Maurice Sendak passed away today. If you don’t know, Sendak was an author and illustrator who gave us such amazing books as Where the Wild Things Are and In the Night Kitchen. To say that his work was influential to children and the field of children’s literature is a massive understatement, and a topic my mother (a professor of early childhood education) could probably talk about with more authority. I’m going to talk about what his work meant to me.
I’m a speech-language pathologist, and I work with students in kindergarten through 8th grade in an inner city elementary school. I work with an incredibly diverse population, and some of my kids are readers with articulation problems, but most of them either don’t read or don’t read at their grade level. Very few come from homes with a lot of stimulating printed materials around, and very few come to me having read Where the Wild Things Are. I consider that a tragedy and I use it with my students during the first week of school.
Some of it is education and therapeutic. Readers can practice with words that they know and a few they probably don’t (“terrible,” “gnashed”). Non-readers get to listen to the story, follow it along, and answer questions about Max and his private boat and his journey to the place where the wild things are. One of my favorite moments in my job was reading the story with a kindergartener who, when he saw the picture of Max chasing his hapless pet with a fork, exclaimed, “He’s gonna eat the dog!”
I know the book by heart (it’s only 250 words or so). I’ve recited it to my children, in long nights or plane rides or while waiting for tables at restaurants or while helping them go to sleep. And I’ve occasionally thought, if it all crumbles and I have to care for them in a world devoid of the structure and comfort that we enjoy, I’ll still have that story, word for word.
I think a lot of people from my end of the geek spectrum think this way – in the event of the apocalypse, what would we do or have or know? Trying to figure out what we would do in a given situation is a normal part of experiencing fiction, and between zombies, nuclear war and (ahem) RPGs about ideologues wiping out the world with shadow-monsters, the notion of dystopia comes up a lot. It’s not that we want it to happen, I think, we’re just interested in seeing it, us included, maybe as the hero.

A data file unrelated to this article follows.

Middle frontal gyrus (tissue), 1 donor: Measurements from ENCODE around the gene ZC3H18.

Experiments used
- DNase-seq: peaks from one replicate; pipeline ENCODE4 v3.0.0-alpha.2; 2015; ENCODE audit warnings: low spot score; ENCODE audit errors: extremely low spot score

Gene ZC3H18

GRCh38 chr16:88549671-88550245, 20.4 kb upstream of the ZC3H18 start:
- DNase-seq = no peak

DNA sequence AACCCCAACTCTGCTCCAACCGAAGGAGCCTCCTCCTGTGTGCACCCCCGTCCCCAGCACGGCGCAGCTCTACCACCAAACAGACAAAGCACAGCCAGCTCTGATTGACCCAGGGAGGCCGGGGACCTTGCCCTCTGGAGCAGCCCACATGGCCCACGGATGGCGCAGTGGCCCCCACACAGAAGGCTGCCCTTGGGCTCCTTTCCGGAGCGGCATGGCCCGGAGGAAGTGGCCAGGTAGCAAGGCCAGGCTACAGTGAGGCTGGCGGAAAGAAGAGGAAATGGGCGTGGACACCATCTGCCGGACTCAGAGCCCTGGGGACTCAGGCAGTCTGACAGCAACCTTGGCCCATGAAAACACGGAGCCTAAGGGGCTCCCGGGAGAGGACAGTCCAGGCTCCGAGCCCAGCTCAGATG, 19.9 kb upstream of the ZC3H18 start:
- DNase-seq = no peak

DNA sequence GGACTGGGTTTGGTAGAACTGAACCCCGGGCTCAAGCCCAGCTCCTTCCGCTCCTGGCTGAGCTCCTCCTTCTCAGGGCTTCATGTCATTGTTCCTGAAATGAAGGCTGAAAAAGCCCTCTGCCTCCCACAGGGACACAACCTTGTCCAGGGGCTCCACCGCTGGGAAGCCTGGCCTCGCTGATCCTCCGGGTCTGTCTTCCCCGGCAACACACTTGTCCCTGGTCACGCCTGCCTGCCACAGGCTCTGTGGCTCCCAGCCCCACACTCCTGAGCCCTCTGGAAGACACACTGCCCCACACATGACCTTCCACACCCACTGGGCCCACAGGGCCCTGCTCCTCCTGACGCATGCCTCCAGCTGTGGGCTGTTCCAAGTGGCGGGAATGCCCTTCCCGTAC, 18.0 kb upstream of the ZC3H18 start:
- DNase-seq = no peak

Max didn’t want to live with the Wild Things. He just wanted the rumpus, and then he went home, to the night of his very own room.
In the larger context of curse the darkness and properties like it, I think that this desire to let off steam in aggressive ways might be part of the appeal. I know that every child I’ve read Where the Wild Things Are to, ever, has relished the part where they get to snarl at me (“roared their terrible roars”), snap at me (“gnashed their terrible teeth”), make faces (“rolled their terrible eyes”) and swipe at the air (“showed their terrible claws”).
Kids don’t need everything tied up in a bow, and they can certainly handle a little surreal – even out and out weird – in their books. Mr. Sendak understood that. He understood that kids get scared but sometimes seeing the monsters makes the scary easier to tolerate. He understood that kids pay attention.
If you have kids, maybe hit a bookstore or library today and pick up a copy of one of Sendak’s books? Or if, like me, you know Where the Wild Things Are by heart, maybe recite it to someone you love. And make the faces. That’s fun.